I bet many of you saw the opening image in part one and wondered how on earth it related to the title; it’s an example of the dissonance. I’m even more certain that in a few months, one of three things will happen:
1. You’ll remember the article because of the example dissonance between images and words;
2. You’ll remember the pretty bokeh and forget the article;
3. You’ll remember neither.
Some weeks ago, I was exchanging emails with a reader from New Zealand; he threw out an interesting thought which has stuck with me since and definitely bears further examination (and I paraphrase to retain context): Where does the work of a photographer begin and end? Have we partially taken over the job of philosophers to interpret the world?
Advance warning: I’m going to butcher Hamlet here, or as close as I can to it. Modern English isn’t really suited to the meter, nor is technical photographic jargon. I’ve done my best.
MT: To carry, or not to carry – that is the question:
Whether ’tis more sensible to pack your camera
At only when the time and mood suits
Or to always be loaded for bear
And in preparation, bag the shot. To hear the shutter
The flow of pixels, the fizzing chemistry of halide
Whatever your medium. Tis a satisfaction
Confirmed by the rush of hits. To travel unburdened
With no magic box: ay, light of shoulder you be,
For who knows what frames yet unseen may lie ahead
The imagined torture of being able to see but
Unable to capture gives the photographer pause.
There’s the problem with going without.
For who would bear the unfortunate light,
The tripods and accessories, the TSA-man’s probe
The aching shoulders, the impatient spouse,
The ‘NO FOTO!’ shouted, and the frustration of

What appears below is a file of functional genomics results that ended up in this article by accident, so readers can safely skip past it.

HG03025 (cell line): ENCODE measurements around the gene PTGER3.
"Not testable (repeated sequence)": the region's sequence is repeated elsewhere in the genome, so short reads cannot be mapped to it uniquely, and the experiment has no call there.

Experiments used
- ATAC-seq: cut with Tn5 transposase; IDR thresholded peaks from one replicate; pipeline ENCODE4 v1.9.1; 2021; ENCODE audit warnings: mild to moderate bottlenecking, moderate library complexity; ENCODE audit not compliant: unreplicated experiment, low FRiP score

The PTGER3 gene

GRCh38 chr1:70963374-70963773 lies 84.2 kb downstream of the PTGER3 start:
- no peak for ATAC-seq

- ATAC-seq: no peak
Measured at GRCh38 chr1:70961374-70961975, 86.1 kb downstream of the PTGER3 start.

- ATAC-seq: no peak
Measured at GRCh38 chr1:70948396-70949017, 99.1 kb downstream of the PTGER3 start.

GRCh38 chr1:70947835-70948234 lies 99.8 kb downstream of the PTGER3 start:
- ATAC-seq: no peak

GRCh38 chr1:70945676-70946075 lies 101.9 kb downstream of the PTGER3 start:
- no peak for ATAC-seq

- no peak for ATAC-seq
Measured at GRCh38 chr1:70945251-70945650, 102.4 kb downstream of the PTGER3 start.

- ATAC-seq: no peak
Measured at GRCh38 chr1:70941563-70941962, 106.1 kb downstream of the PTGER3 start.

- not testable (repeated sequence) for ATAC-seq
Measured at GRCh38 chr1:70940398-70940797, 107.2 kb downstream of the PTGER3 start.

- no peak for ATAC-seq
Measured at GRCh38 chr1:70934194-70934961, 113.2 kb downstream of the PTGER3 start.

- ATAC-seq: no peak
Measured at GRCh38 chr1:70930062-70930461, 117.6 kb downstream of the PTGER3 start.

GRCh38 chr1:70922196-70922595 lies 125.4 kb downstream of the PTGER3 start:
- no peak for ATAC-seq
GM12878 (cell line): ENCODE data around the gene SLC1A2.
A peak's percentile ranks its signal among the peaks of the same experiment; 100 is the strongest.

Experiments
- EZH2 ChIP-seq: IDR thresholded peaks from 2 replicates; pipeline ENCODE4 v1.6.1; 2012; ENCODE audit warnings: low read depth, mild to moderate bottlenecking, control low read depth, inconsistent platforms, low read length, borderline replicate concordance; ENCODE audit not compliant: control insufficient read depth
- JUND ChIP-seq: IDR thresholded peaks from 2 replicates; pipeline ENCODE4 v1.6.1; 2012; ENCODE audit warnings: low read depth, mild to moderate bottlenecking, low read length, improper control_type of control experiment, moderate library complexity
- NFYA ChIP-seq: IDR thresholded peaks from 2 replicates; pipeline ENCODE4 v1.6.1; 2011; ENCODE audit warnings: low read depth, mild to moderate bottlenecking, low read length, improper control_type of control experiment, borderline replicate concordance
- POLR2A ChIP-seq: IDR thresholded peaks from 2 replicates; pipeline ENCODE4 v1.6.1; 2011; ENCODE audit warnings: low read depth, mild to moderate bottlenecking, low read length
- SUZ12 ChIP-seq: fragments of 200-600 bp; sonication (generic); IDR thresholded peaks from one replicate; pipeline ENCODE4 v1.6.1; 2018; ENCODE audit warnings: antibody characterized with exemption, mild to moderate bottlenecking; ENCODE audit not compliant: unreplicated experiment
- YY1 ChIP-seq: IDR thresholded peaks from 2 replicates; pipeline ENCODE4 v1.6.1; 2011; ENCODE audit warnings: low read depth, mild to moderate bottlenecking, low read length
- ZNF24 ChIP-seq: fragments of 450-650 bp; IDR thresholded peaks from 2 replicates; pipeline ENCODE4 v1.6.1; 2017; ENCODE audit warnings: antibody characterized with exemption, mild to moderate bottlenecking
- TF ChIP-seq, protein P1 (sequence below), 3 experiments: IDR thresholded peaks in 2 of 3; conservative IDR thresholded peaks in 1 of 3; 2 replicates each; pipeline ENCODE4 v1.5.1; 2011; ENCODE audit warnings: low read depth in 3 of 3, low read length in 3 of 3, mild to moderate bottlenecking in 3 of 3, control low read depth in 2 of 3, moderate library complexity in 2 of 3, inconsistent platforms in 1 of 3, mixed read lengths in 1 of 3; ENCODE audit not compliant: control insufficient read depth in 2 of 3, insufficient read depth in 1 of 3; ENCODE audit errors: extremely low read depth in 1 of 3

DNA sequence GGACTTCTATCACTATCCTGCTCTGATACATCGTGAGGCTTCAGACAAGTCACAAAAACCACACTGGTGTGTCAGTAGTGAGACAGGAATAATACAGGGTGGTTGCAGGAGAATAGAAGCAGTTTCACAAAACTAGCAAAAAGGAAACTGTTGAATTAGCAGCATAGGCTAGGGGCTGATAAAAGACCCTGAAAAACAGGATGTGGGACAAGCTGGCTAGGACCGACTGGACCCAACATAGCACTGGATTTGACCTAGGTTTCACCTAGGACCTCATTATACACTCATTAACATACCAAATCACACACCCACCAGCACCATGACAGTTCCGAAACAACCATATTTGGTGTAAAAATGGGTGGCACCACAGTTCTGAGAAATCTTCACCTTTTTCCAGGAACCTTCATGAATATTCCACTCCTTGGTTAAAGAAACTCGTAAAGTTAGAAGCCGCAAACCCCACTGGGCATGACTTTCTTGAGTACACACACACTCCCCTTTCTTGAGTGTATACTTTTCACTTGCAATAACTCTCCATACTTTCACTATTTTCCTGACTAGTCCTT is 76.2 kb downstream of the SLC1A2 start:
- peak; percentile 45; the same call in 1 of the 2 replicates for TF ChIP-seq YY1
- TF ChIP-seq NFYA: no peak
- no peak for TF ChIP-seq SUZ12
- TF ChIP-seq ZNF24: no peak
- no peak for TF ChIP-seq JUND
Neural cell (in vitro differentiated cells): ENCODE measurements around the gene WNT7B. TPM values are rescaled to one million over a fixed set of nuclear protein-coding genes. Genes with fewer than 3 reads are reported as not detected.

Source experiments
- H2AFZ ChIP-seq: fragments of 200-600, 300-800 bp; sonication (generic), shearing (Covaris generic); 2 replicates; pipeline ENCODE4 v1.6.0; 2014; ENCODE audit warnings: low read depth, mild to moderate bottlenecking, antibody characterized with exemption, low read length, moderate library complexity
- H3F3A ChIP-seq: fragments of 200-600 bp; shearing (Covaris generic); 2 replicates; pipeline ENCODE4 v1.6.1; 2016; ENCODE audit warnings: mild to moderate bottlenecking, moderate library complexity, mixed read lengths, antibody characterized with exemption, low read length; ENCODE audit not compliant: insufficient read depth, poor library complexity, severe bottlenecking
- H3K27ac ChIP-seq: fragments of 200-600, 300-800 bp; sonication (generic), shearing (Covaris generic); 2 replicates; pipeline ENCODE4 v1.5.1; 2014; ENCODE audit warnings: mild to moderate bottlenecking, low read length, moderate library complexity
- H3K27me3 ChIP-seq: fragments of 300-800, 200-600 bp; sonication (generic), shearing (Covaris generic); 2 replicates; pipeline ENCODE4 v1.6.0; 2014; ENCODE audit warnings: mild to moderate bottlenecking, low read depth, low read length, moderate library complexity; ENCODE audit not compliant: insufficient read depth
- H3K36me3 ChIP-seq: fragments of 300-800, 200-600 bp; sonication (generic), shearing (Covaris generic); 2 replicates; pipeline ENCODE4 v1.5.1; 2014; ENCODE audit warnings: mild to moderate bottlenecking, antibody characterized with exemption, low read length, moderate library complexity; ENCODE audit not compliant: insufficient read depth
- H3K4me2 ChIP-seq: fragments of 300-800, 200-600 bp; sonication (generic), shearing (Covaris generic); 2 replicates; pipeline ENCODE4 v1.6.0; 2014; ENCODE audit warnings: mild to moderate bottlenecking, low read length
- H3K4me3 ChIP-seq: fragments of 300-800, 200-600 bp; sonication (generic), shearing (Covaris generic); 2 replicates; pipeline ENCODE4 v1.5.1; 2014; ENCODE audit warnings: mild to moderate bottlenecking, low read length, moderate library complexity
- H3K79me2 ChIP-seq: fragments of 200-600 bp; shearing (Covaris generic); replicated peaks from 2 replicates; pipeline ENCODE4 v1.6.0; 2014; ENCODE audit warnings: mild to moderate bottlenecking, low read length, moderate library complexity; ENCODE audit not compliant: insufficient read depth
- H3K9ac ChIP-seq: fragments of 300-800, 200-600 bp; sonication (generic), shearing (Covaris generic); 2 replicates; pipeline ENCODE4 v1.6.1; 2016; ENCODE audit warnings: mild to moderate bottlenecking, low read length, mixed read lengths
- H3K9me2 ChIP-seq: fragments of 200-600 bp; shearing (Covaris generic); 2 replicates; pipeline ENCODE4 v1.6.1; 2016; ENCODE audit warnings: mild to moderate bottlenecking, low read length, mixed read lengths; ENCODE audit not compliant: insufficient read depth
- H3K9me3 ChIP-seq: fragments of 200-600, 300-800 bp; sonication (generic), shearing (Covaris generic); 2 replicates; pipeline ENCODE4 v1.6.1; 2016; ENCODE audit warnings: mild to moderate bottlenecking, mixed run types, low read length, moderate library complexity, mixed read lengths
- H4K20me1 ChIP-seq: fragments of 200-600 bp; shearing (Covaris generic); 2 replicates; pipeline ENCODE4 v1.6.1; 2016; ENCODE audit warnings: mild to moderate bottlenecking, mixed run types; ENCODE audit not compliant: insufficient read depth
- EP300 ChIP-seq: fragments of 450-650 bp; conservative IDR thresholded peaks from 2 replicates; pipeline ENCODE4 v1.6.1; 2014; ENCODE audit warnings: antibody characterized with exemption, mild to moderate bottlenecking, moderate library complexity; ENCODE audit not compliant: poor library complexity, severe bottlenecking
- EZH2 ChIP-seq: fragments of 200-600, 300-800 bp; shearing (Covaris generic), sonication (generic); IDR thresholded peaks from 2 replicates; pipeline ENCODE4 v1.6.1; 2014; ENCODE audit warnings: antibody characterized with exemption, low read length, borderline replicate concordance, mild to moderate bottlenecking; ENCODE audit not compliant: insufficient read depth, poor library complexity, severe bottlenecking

Lugging the gear without it seeing use,
When he might delude himself into making do
With just an iPhone? Whom but the most hardcore
Would insist on two bodies and four lenses?
But that dread of missing the shot,
The heavenly light, which transforms the
Mundane into the magical, frustrates the hell,
And makes us bring the f1.4s, and a flash
Just in case, rather than wing it and go blind.
Thus the anxious photocondriac in us all
At the least burdens pockets, usually bags,
Empties our purses upgrading, enforces visiting
Of the chiro and desire for just one more stop.
With this, I break down and hit order
Hoping this is The One. To the ‘Bay the others go.
O Hyperion, give me contrast but hold the range
My sensor is now but one-inch.
Continued from part one.
I’m wondering where the happy medium between the pro and amateur camp lies; the pro has to be both, and the amateur wants to be a pro (usually) – until reality intervenes. It’s too easy for pros to slip into the ‘shoot only for pay’ mindset, and lose their sense of personal style and creative edge – which is probably what made them successful in the first place. And by the same token, it’s easy enough for amateurs to get a little paid work here and there, and either be disillusioned about how easy it is to make a living out of it, or not realize that doing too much of something can take the joy out of things very quickly. (If you haven’t already, I’d recommend reading my advice for photographers thinking of turning pro.)
The period of non-shooting got me thinking: I need to spend some time being an amateur, doing work for myself, and then find some way of linking that into my commercial work so that the two don’t diverge too far. I suppose there has to be commercial potential in the personal work that elements of style could translate over into something people would pay for. Or perhaps this is a load of bull: personal work should reflect the personality and thoughts of the individual, and those are never the same as those of the corporate, therefore making it impossible. The short conclusion is, I just don’t know. But I’d like to figure it out, because it doesn’t feel natural for me to be two different photographers most of the time.